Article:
Remains of the dead in a mass grave in Bucha. (Carol Guzy/ZUMA Press)

Guzy choked back tears as she described the warmth and kindness she’s received from people in Ukraine, like the “babushkas” who’ve welcomed her into what is left of their damaged homes and offered her tea or a hug.

“It makes it harder to see what they’re going through because everyone here has been so kind, and they’re such good people,” she said. “I wish Putin would know the people that he’s doing this to.”

The bodies of Sergei Guryanova and his brother-in-law Roman, who had both been shot in the head, lie in a courtyard as Irina, the wife of Sergei and sister of Roman, quietly weeps.
The bodies of Sergei Guryanova and his brother-in-law Roman, who had both been shot in the head, lie in a courtyard as Irina, the wife of Sergei and sister of Roman, quietly weeps. (Carol Guzy/ZUMA Press)

Ultimately, the stories that are the most emotional for Guzy are the ones that she hopes can offer people hope amid all the pain and suffering.

“I still look for hope. Look for the angels. Look for the people who are here doing the good work and trying to save these people,” she said. “Or the woman who hands me the little vial of tea from her totally destroyed, bombed-out building because she wants to give the stranger a gift. That’s what keeps me sane.”

More of Guzy’s documentation of the horrors found in Bucha and Irpin

A dog stands near a wheelbarrow containing a family dog that was shot dead in Bucha.
A dog stands near a family dog shot dead in a home in Bucha where three people, including Sergei Guryanova, were found executed. Neighbors said he had remained in Bucha to care for his dogs. (Carol Guzy/ZUMA Press)
The bodies of two men lie near a damaged home in Bucha as a soldier stands nearby.
The bodies of two men lie near a damaged home in Bucha. (Carol Guzy/ZUMA Press)
A dog follows the bodies of its family in a collection truck in Bucha on April 5.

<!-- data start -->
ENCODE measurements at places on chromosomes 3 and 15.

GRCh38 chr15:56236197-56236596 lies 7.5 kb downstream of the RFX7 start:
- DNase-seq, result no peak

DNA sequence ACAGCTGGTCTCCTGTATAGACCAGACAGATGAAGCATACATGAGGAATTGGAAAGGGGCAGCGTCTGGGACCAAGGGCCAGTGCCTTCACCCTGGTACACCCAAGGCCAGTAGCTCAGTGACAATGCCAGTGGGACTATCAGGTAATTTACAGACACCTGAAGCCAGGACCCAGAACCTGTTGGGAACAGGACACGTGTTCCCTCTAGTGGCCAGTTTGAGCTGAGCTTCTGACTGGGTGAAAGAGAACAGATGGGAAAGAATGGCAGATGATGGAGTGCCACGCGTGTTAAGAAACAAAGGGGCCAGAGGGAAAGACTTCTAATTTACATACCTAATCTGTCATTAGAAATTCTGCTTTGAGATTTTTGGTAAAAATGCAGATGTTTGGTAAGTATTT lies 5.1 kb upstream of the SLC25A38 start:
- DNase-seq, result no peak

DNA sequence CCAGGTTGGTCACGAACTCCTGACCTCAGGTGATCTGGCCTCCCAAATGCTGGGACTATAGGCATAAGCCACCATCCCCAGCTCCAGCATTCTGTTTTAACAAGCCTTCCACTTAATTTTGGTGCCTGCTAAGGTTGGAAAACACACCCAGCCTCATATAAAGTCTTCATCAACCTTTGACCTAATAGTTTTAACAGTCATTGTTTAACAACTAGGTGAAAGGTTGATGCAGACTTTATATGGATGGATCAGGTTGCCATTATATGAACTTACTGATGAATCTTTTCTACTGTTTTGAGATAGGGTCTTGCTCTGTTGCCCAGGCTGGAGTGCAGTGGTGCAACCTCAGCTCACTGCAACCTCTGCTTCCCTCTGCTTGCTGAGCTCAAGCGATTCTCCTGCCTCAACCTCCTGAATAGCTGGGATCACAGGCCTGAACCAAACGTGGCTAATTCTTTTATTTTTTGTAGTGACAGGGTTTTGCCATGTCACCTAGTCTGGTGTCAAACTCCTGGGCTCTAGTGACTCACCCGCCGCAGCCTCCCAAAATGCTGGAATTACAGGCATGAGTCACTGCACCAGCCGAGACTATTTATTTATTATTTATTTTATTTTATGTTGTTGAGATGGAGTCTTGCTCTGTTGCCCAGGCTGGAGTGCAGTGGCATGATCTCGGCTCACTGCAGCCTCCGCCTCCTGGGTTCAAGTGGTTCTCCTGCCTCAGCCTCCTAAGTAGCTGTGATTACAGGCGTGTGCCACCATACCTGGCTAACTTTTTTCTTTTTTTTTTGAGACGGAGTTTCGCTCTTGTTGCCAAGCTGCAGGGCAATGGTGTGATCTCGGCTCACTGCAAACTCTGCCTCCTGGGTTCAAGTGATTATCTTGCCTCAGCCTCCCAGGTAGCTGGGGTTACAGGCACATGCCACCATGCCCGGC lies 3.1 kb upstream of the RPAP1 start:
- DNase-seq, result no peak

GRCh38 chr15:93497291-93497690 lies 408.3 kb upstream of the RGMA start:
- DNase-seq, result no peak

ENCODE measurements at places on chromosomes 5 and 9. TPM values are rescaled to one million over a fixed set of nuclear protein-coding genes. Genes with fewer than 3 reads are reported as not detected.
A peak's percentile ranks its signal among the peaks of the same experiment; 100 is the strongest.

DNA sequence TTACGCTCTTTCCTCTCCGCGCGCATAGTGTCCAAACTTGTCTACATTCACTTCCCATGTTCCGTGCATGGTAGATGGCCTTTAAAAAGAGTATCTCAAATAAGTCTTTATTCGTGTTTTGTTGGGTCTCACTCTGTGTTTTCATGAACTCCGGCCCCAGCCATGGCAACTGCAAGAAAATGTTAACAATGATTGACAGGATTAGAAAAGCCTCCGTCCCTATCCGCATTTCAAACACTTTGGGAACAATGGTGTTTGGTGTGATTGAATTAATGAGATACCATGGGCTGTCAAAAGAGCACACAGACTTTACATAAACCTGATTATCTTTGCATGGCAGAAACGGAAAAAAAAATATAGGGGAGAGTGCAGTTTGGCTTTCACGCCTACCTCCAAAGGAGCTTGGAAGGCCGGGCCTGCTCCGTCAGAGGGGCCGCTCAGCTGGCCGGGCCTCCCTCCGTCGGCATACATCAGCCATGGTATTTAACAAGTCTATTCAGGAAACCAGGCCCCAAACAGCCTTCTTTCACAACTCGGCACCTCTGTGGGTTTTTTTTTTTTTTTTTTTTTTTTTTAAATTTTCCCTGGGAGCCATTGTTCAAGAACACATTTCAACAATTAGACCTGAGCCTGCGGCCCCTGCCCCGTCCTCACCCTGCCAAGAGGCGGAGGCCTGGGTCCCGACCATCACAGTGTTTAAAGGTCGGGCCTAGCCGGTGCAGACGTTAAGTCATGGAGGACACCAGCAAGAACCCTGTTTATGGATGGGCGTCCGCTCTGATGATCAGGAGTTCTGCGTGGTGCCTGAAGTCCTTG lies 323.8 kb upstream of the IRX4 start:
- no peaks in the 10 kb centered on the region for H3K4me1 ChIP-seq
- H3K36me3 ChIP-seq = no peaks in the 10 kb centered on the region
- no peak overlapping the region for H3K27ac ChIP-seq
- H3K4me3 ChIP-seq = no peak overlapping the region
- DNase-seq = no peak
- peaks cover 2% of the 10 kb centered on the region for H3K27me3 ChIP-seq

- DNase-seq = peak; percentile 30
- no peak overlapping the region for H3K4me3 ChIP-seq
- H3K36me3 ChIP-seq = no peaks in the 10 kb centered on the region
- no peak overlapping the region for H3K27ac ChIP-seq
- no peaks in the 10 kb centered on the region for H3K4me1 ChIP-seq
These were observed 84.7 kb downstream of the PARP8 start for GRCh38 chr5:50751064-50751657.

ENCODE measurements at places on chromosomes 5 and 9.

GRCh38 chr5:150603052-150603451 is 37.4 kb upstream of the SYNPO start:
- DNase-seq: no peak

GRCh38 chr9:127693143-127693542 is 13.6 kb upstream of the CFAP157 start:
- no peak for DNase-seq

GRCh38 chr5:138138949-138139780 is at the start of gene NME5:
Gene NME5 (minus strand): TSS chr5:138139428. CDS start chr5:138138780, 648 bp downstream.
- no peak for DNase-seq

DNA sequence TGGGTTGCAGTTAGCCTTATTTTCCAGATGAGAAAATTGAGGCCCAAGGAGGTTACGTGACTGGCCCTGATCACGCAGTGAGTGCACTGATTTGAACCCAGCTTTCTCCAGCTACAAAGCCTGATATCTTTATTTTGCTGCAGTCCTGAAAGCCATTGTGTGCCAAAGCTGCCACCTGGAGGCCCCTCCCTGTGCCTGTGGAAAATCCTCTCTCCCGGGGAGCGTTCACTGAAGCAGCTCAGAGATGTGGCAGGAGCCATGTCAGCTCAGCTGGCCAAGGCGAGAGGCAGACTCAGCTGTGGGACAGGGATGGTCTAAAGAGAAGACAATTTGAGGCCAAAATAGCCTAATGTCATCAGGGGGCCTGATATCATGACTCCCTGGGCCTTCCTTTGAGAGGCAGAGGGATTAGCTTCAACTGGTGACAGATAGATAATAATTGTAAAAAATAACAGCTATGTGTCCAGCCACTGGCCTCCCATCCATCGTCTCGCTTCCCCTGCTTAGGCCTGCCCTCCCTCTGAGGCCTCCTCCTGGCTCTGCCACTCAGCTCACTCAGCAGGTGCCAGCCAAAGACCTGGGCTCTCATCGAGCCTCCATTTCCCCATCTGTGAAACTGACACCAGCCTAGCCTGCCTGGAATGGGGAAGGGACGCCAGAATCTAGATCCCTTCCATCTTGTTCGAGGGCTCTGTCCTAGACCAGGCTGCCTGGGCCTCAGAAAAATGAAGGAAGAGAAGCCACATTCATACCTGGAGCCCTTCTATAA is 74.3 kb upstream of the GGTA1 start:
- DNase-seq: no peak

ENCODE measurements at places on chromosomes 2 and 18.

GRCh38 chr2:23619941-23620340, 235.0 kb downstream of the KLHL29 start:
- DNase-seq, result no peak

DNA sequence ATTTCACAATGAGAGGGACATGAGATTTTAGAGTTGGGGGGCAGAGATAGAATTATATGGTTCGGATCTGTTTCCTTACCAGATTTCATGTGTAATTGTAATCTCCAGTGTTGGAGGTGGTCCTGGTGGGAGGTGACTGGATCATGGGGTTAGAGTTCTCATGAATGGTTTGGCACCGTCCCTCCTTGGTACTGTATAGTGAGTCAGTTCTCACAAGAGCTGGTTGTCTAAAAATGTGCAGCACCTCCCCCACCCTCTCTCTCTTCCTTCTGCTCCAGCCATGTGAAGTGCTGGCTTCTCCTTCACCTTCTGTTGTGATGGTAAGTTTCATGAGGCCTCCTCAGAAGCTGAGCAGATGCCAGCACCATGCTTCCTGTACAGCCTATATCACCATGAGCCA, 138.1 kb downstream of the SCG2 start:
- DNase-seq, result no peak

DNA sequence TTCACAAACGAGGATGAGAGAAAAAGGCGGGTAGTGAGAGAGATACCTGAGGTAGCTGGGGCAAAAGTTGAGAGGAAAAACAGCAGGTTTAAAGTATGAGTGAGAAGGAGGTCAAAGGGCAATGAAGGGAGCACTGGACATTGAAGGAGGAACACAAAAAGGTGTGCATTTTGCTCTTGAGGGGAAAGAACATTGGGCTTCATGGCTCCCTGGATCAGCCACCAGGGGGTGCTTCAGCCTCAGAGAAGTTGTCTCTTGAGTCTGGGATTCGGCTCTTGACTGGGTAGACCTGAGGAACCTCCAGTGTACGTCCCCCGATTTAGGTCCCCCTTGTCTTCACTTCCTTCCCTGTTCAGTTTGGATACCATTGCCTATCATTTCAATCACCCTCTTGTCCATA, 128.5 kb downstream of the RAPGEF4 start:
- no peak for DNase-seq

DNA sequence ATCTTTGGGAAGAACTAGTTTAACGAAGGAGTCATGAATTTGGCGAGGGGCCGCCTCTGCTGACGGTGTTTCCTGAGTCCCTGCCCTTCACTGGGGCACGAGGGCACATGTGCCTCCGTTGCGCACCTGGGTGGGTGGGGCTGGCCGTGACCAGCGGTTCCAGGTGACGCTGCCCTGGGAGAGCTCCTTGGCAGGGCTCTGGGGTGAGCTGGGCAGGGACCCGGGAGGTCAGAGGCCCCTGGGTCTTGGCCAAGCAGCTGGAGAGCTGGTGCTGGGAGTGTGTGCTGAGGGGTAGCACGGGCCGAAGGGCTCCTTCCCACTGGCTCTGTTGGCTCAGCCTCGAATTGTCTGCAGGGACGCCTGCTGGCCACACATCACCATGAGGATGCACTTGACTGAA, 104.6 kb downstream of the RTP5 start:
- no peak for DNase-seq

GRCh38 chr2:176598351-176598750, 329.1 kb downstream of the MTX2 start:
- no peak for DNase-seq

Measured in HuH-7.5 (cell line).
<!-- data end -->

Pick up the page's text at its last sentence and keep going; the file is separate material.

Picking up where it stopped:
A dog follows the bodies of its slain family members in a collection truck in Bucha on April 5. (Carol Guzy/ZUMA Press)
A corpse lies in a body bag as investigators begin chronicling civilian deaths in Bucha.
A corpse lies in a body bag as investigators begin assessing evidence of suspected war crimes in Bucha. (Carol Guzy/ZUMA Press)
A clothed corpse lies exposed in a body bag in Bucha, Ukraine.
Investigators and volunteers begin the grim work of chronicling civilian deaths in Bucha on April. (Carol Guzy/ZUMA Press)
A wallet containing a photo of a young girl lies on top of a corpse in Bucha on April 6.
A wallet containing a photo of a young girl lies on top of a corpse in Bucha on April 6. (Carol Guzy/ZUMA Press)
A corpse lies exposed as investigators and volunteers tally civilian deaths in Bucha after Russian troops withdrew.
A corpse lies exposed as investigators and volunteers tally civilian deaths in Bucha after Russian troops withdrew. (Carol Guzy/ZUMA Press)
A couple comfort each other next to a man's grave in the shadow of the Church of St. Andrew and All Saints in Bucha.
A couple comfort each other next to a man's grave in the shadow of the Church of St. Andrew and All Saints in Bucha on April 8. (Carol Guzy/ZUMA Press)
Investigators pull bodies from a mass grave near the Church of St. Andrew and All Saints in Bucha.
Investigators pull bodies from a mass grave near the Church of St. Andrew and All Saints in Bucha on April 8. (Carol Guzy/ZUMA Press)
A worker holds a victim's hand with red painted fingernails as the body is carefully placed into a black body bag on April 8 in Bucha.